A Rebirth in Popularity for the Living Room

 

Technological advancements in terms of Smartphones, on-demand TV and other hand-held devices can lead to the belief that the traditional pastime of watching television together as a family would begin to decline.

However, new research from Ofcom has contradicted this idea and actually signals a rise in the number of families spending time together in the living room, the highest they have been in the UK for a decade.

Some of the Ofcom findings in numbers for the UK include:

• 91% of people view television on the main family room set each week.
• 49% use Smartphones whilst watching
• 25% share their opinions via texting or social networks.
• 91% of parents said their children use a tablet.
• Mobile internet for the over 55’s has increased considerably in the past three years.

Customarily, where children and teenagers may have been confined to their bedrooms in order to use a PC to access the internet, the high speed online capabilities of mobile phones and tablets means this isn’t necessarily the case anymore.

Most family members will now choose to multi-task by watching television programmes whilst operating their hand-held device at the same time or during adverts. Contrary to popular belief, new technologies are actually allowing families to come together in front of their television sets in a conventional sense.

Social Media

The high-usage of social media sites also has made watching popular television programmes such as Britain’s Got Talent and the X Factor more appealing for some. This is because users can quickly share their thoughts and see other people’s reactions to the same incidences on screen.

Facebook and in particular Twitter are highly valuable websites for this sort of interaction, either with friends or complete strangers. Some people will watch big live events in the expectation that they will be using social media sites on their phone at the same time.

The ‘trending’ feature of Twitter informs of the most common topics being posted about and will usually revolve around a popular television programme. Using a ‘hashtag’ in tweets has been embraced not only by users of the site but also by TV programmes themselves as a way for viewers to ‘join in’ with goings-on.

The Ofcom study also revealed that a quarter of those surveyed class themselves as ‘media meshers’ – in other words, people who use their mobile devices to connect with the programme on air. For example, this can be using a voting app for a talent show, entering a competition currently on offer or providing personal opinions on a current political discussion.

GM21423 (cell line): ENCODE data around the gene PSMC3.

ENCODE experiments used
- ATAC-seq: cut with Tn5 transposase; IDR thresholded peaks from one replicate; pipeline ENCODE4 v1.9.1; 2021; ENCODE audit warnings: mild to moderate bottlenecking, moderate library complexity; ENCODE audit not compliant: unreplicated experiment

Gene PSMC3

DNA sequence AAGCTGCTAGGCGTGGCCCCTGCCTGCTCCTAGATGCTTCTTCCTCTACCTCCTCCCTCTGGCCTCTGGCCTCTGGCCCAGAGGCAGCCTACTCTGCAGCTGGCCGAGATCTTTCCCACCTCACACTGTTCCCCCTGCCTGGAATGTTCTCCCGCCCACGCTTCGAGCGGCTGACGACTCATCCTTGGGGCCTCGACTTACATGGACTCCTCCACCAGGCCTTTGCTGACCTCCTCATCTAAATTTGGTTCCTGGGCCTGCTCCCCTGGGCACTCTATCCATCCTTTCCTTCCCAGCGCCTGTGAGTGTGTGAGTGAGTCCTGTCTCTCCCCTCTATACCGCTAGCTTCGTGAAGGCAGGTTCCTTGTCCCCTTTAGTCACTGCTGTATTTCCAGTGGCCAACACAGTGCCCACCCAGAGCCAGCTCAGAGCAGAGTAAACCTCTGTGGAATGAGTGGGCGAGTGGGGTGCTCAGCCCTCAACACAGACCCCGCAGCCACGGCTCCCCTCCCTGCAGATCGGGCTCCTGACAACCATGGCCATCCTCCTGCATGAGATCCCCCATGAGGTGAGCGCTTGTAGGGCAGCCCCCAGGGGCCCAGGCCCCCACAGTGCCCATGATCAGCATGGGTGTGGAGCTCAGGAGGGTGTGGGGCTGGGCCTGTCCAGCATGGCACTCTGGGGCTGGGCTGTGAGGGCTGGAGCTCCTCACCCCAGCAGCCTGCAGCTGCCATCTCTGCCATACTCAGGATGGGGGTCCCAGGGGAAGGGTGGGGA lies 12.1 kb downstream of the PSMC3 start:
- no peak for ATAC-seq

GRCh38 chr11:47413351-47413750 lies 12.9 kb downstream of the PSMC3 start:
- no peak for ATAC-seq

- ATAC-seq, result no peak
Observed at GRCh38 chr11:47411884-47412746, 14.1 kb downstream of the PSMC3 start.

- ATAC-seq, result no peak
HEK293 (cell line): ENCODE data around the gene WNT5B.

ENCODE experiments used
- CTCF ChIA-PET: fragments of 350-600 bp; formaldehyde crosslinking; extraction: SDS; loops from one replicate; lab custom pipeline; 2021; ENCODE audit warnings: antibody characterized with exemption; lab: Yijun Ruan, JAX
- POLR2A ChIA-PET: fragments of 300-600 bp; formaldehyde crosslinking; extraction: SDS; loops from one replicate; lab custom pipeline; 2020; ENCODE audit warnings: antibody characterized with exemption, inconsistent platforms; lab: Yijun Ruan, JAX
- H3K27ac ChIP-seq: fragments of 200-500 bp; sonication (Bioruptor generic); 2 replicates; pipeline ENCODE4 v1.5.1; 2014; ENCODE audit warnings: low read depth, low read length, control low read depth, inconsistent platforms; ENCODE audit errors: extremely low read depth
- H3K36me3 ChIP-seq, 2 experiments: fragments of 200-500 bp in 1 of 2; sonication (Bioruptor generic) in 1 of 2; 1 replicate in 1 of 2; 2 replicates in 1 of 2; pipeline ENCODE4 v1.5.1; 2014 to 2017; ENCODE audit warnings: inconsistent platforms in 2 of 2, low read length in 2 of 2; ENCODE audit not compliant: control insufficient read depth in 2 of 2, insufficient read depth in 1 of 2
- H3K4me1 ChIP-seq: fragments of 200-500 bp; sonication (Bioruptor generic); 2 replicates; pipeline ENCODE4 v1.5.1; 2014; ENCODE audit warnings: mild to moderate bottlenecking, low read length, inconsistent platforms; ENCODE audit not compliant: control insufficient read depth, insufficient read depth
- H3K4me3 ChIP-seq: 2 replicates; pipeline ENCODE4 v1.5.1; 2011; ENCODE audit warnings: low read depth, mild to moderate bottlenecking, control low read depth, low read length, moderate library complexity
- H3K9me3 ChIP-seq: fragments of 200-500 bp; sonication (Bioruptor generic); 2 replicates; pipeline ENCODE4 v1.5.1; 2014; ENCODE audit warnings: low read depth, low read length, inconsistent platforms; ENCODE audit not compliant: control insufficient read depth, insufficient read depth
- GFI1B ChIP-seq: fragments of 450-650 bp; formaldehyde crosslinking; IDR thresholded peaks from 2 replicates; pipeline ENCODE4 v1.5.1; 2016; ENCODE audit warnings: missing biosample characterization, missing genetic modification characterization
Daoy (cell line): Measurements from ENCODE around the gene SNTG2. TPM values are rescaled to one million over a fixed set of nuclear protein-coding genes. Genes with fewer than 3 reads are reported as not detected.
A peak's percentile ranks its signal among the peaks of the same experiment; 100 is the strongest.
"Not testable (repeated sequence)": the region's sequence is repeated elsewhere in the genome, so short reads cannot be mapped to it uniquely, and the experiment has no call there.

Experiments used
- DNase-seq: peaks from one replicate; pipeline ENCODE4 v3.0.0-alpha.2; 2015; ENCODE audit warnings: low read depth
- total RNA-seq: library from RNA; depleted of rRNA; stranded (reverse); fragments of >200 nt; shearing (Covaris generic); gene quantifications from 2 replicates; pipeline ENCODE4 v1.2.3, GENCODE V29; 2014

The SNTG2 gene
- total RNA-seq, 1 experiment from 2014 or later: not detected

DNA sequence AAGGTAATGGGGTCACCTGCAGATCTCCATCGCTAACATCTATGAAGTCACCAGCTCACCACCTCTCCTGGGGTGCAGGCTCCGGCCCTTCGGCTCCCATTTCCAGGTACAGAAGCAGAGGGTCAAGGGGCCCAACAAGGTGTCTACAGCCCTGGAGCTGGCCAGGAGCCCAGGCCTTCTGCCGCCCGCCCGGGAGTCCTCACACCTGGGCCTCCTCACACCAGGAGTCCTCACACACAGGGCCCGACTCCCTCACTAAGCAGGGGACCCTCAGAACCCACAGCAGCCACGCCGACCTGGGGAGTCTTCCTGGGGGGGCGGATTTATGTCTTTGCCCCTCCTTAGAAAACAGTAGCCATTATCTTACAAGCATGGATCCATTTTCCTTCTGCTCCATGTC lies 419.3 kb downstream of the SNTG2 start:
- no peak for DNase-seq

Social Television

Viewers will look to share their views on a particular broadcast in the hope of receiving comments and feedback from others, thus making the overall experience more enjoyable. This has become known as ‘Social TV’ where interactive technology is embraced by programme makers and advertisers alike due to its increased significance to viewers

For the younger market who may be keener than others to interact with peers, doing so on the topic of a certain TV broadcast such as Coronation Street, Dancing on Ice or the F.A Cup Final will actually require them to be watching in the first place. As the Ofcom survey suggests, it has influenced them to do so with the rest of the family in the living room.

Rise in Hand-held Devices

The increased trend in more people watching TV as a family has been attributed to the massive increase in use of hand-held mobile devices in recent years. Smartphone ownership has increased from 27% to over 50% in the previous two years, whilst roughly a quarter of the adult population now possess a tablet.

Because of this, connecting to the internet is more accessible from anywhere in the home. The number of television sets in the home is actually decreasing according to the report, especially with younger members of the family. Only 52% of children aged 5-15 possess a TV in their room, compared to 69% in 2007.

In respect to the increase in families watching television together, Ofcom’s head of media research Jane Rumble concluded;
“There are number of factors that are fuelling this – we’re now watching on much bigger, better television sets, but also, there’s the rise of connected devices, such as a Smartphone or tablet. We’re coming into the living room today clutching those devices; they offer a range of opportunities to do things while we’re watching television”.